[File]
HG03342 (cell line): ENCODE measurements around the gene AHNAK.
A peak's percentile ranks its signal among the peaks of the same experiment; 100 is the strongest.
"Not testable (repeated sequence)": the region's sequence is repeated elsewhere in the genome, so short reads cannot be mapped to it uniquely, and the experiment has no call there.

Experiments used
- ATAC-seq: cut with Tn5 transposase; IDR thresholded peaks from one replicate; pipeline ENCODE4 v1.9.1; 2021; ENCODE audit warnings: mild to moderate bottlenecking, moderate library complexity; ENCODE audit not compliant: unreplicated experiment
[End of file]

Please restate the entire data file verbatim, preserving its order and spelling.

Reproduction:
HG03342 (cell line): ENCODE measurements around the gene AHNAK.
A peak's percentile ranks its signal among the peaks of the same experiment; 100 is the strongest.
"Not testable (repeated sequence)": the region's sequence is repeated elsewhere in the genome, so short reads cannot be mapped to it uniquely, and the experiment has no call there.

Experiments used
- ATAC-seq: cut with Tn5 transposase; IDR thresholded peaks from one replicate; pipeline ENCODE4 v1.9.1; 2021; ENCODE audit warnings: mild to moderate bottlenecking, moderate library complexity; ENCODE audit not compliant: unreplicated experiment